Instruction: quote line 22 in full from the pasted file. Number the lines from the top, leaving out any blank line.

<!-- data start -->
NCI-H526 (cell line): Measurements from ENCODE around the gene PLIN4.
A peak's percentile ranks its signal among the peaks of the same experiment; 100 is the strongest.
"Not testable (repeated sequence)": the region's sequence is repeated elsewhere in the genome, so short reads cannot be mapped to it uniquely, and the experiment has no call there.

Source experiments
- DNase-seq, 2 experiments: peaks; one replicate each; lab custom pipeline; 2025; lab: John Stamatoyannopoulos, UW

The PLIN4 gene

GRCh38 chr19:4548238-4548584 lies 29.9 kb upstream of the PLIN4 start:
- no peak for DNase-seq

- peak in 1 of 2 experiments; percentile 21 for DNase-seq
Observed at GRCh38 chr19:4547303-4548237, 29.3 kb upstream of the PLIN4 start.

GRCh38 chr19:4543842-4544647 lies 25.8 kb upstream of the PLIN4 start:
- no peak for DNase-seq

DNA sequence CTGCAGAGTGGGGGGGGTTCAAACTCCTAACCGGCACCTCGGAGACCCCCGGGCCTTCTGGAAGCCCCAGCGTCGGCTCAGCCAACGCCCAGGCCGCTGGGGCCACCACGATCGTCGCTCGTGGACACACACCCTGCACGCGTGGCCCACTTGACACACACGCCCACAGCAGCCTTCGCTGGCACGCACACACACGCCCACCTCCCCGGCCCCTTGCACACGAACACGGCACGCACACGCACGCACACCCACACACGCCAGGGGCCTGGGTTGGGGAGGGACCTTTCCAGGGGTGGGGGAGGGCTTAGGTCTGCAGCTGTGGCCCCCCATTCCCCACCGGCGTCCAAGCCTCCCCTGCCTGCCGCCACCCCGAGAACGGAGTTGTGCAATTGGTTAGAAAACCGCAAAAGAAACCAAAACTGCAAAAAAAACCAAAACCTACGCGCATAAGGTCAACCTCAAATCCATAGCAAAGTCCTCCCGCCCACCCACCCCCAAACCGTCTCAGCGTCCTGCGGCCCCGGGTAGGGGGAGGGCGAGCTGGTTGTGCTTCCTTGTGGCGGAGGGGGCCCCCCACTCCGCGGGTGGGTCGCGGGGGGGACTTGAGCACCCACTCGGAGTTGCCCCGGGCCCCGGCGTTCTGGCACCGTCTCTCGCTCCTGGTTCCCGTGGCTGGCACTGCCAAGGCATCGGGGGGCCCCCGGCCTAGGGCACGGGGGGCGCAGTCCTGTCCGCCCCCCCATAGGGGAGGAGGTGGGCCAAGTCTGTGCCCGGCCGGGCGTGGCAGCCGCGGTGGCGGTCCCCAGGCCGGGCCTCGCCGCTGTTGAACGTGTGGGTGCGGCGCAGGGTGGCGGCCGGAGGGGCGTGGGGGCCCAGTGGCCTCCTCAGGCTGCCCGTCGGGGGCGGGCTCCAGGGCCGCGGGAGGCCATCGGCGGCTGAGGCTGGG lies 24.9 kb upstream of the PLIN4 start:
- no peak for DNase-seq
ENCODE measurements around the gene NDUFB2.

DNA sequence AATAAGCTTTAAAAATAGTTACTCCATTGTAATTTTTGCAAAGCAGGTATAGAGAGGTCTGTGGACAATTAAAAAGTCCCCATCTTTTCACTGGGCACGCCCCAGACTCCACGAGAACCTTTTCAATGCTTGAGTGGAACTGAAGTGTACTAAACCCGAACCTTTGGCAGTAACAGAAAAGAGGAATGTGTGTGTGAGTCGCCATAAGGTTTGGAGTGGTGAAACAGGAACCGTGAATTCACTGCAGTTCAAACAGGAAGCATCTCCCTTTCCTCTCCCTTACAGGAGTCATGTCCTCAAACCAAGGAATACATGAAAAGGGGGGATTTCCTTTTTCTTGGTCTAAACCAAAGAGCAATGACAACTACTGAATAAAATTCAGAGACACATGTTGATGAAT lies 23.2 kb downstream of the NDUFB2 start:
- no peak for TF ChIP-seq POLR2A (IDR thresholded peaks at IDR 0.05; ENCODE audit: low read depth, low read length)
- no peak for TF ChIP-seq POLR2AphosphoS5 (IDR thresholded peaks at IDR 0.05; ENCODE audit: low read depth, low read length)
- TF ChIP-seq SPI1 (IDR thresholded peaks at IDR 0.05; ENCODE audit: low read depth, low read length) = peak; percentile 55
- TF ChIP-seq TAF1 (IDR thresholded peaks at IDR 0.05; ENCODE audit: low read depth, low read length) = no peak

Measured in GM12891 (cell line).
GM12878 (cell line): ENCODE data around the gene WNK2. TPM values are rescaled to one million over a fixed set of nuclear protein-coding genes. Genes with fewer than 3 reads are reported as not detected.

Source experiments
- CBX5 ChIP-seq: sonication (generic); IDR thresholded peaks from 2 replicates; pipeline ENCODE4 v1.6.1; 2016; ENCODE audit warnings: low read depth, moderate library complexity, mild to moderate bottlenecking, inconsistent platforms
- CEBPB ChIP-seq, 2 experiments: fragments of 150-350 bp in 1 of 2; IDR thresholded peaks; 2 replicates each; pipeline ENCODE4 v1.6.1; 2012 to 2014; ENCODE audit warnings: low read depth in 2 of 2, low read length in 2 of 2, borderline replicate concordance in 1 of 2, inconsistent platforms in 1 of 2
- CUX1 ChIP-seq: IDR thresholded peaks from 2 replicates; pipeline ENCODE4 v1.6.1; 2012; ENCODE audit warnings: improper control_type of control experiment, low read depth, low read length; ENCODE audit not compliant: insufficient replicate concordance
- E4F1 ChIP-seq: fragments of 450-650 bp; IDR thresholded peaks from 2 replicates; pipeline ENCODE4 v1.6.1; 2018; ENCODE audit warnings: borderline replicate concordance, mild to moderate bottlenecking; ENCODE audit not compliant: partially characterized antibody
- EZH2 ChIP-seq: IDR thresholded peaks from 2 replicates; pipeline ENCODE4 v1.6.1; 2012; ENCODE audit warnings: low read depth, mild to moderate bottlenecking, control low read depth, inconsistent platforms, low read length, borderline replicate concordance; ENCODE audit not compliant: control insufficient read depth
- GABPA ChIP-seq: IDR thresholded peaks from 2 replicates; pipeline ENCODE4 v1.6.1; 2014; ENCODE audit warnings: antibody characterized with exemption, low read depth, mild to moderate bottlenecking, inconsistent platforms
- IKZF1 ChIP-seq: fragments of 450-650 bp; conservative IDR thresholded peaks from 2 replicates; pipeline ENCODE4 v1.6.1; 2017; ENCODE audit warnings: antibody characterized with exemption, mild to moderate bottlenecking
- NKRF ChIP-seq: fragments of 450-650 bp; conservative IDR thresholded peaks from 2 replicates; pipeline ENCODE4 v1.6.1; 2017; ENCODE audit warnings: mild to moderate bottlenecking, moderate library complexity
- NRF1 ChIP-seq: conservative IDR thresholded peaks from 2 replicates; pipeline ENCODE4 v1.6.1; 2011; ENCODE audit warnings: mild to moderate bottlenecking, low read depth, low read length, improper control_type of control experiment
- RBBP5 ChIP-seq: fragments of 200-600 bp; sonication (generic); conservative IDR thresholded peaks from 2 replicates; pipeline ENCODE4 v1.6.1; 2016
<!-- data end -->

GM12878 (cell line): ENCODE data around the gene WNK2. TPM values are rescaled to one million over a fixed set of nuclear protein-coding genes. Genes with fewer than 3 reads are reported as not detected.